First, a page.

To tell or not to tell? What Climate Change has to be with Santa

In a time of deceit telling the truth is a revolutionary act.”
~ George Orwell

Christmas time is approaching for many. We shouldn’t forget that for many, Christmas is not part of their traditions  and beliefs,  and for even more, Christmas, whether they believe on it or not, is just another day to survive through, sometimes through cold and hunger, sometimes through homelessness and war.

Some parents wonder whether it is time to tell the “truth” about Santa, Papa Noel or “el niño Jesus” (depending the culture)…some wonder whether it may be “fair” to “tell the truth” to youth about the future they face with Climate Change, resource depletion, economic collapses and the increasingly pervasive unemployment…with all the other “truths” about not having the same prospects as their parents had about housing, etc.

Thankfully, I grew up in a family where this issue never came up: nobody ever told me any deceiving stories about Christmas or anything else that matters, and I didn’t grow up traumatized. I do, however, have a spiritual sense towards Nature and a deep sense of social justice: there was no need for any fairy tale, just the facts. I was raised by people who fought for human and Nature’s rights beyond nice words and wishes: I knew from the beginning there were two types of people in this world: those who know and care and those who pretend to ignore and don’t care.

So back to the question whether is OK for us to share the “bad news” about the state of our world (and the future we all face and share, whether we chose to know and care/do something or to ignore/don’t care and continue the charade)…well, I have a few very recent experiences that may be the answer of what is possible if we are just honest, caring and open.

First I’ll talk about my own children: as in the case of Christmas time, I never had the issue of hiding/not hiding: they always knew. We do share lots of “fantasy” time together that has built a huge bond for us all: I am a LOTR fan and so they are. For us, there is no contradiction between living in a certain way (and being completely open and transparent about all in life, including tough issues) and loving hobbits, wizards and elves…they even talk to me on those terms: “Mom, those elves are all like you, all Nature and peace lovers”. So when I started to see “beyond the crystal”, when I decided to take “the red pill” about Peak Oil and Climate Change, I didn’t hesitate: I shared it all with them…after all, it is their lives that will be seriously affected, much more than mine. They need to know, and they need to know how to handle what is happening and what’s coming, what skills will be useful and which ones won’t…

Years ago, before immigrating to Canada, I used to be a high school teacher. I had a great relationship with teenagers: I always felt energized with their curiosity and ideas, many expressed an early intelligence that seemed to dissipate with time when they grew up and became “serious about life”…but between those magic ages of 12-19 and sometimes beyond, they seem to naturally differentiate between good and evil, they see the world with critical eyes and open hearts.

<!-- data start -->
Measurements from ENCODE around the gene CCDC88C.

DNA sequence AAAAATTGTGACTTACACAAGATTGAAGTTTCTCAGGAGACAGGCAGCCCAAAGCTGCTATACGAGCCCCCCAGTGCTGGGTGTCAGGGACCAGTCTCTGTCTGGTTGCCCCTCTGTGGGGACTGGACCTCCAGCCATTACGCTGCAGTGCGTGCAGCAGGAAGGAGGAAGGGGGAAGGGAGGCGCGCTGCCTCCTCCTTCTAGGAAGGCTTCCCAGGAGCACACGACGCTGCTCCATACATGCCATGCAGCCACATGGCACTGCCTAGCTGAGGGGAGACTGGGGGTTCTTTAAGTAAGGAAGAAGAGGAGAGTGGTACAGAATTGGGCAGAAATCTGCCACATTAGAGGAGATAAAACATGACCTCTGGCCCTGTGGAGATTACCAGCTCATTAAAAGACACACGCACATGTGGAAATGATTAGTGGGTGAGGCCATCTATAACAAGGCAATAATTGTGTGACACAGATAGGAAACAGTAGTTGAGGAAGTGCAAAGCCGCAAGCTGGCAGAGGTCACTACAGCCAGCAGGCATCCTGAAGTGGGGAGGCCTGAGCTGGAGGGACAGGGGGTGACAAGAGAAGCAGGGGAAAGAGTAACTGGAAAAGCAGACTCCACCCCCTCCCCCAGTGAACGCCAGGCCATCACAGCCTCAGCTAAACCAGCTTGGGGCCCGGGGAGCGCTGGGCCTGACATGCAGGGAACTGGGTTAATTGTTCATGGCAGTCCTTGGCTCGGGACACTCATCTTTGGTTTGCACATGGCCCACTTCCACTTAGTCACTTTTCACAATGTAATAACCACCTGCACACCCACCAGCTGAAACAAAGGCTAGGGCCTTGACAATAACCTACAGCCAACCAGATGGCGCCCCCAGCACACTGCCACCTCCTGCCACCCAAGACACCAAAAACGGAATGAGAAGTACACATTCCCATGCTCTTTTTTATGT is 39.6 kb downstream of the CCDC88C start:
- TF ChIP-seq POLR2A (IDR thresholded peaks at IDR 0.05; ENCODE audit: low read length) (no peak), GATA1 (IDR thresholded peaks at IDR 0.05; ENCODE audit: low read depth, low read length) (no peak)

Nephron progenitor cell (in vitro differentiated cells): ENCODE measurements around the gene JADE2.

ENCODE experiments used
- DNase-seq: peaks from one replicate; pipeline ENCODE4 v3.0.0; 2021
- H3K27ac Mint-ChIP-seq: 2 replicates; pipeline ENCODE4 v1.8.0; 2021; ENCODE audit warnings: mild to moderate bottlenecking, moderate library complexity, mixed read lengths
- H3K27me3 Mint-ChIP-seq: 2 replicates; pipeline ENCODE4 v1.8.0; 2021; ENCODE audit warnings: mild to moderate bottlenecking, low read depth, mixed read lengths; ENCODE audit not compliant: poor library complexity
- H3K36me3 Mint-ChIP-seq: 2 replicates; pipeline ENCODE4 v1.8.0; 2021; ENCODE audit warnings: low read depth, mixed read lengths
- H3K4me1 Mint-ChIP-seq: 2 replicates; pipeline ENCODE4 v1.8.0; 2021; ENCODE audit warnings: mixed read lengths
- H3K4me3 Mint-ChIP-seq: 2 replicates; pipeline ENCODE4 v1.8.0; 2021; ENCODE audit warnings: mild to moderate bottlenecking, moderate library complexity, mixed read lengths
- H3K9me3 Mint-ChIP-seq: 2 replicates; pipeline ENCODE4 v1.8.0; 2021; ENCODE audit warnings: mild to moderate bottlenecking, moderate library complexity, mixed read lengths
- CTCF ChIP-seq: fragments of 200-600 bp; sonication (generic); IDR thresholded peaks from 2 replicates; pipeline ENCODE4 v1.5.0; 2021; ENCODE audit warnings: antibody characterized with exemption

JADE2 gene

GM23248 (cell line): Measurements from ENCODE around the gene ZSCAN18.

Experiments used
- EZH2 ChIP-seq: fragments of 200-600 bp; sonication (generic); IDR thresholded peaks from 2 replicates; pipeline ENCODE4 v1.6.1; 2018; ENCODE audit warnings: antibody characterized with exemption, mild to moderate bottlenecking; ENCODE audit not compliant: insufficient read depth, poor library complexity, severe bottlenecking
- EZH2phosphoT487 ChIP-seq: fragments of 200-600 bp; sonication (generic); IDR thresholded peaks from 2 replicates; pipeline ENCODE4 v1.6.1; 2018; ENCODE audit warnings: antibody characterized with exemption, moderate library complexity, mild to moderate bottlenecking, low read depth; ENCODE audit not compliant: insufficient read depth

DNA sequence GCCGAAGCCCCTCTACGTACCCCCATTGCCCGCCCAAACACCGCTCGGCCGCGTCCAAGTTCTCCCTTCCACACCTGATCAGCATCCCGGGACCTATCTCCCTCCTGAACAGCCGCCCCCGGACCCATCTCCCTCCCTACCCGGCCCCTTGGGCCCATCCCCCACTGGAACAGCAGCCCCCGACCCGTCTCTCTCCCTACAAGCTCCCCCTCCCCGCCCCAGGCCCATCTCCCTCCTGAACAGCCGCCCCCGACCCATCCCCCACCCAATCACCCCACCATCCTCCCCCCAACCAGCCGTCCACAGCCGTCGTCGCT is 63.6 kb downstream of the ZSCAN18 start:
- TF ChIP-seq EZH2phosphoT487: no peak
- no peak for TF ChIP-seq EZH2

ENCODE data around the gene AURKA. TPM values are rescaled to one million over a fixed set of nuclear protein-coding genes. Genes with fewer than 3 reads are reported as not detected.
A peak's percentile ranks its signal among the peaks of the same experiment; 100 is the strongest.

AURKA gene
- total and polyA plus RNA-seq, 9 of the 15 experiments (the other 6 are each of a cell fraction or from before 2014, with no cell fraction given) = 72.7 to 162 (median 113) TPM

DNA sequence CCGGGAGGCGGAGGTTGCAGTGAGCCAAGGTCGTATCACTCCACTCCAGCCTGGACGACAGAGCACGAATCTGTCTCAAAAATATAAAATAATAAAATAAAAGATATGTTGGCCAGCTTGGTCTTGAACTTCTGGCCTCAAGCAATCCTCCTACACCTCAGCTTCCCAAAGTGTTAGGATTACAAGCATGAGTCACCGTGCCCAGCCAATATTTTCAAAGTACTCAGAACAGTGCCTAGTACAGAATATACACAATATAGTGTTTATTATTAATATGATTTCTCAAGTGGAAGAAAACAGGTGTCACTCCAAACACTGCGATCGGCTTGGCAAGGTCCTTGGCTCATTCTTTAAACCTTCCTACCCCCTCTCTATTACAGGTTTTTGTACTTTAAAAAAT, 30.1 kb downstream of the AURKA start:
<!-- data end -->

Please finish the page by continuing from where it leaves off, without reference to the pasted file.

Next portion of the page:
You ask me what forces me to speak? A strange thing; my conscience.”
~ Victor Hugo, Les Misérables

I never lied to my students, and we would have the most intelligent discussions, much more interesting than some I would have with adults at that time…

Recently, I also had the wonderful opportunity to meet a loose group of young people who are starting their careers in Canada ( I met them individually, as a career counsellor and friend, some referred by friends, some contacted me through this blog). Some of them are immigrants, some were born in Canada. All are in their 20’s. I have been completely bare with them about the things that are coming, as well as the ones already here: as a career counsellor, community and social justice activist, I think it is more than fair for us to share these things instead of fuelling false hopes in them.

The response I got was similar to that from my children and teenage students: trust and curiosity, an intelligent response that looks beyond and outside the box and ask what can be done, how can we change…they don’t show despair…they come to me with frustration but start seeing hope once the truth is uncovered…

Through my recent involvement with Permaculture, I have seen many youth not just accepting these things, but truly involved in the repair or the building of a new paradigm.

While it is truth that there are many who choose to ignore and hide and fake, there are also many who don’t. I wonder which ones were “protected” from the truth by their parents and teachers…promised that all “was going to be OK” and told they deserved “everything”… and which ones were told the truth while being reassured they were worth and loved for who they were. I wonder which ones witnessed parents and teachers who would talk about Santa and the need for love and peace during Christmas time, while piling up unnecessary “stuff” and behaving selfishly, and which ones witnessed a bit of tough love in parents and teachers who lived as they talked, teachers and parents who cared so much for them that fought for what is right.

When a young person asks me how his/her future life or career will look like, I say without hesitation: “it won’t be like your father’s; you may struggle and may need to look outside the box to find what suits you and where you are needed most. The future will probably be difficult, even horrible sometimes, but we are going to be in this together, and if you learn certain tools now, you may even have the chance to help others and thrive.”

Truth never damages a cause that is just.”
~ Mahatma Gandhi

Say what you have to say, not what you ought. Any truth is better than make-believe.”
~ Henry David Thoreau, Walden

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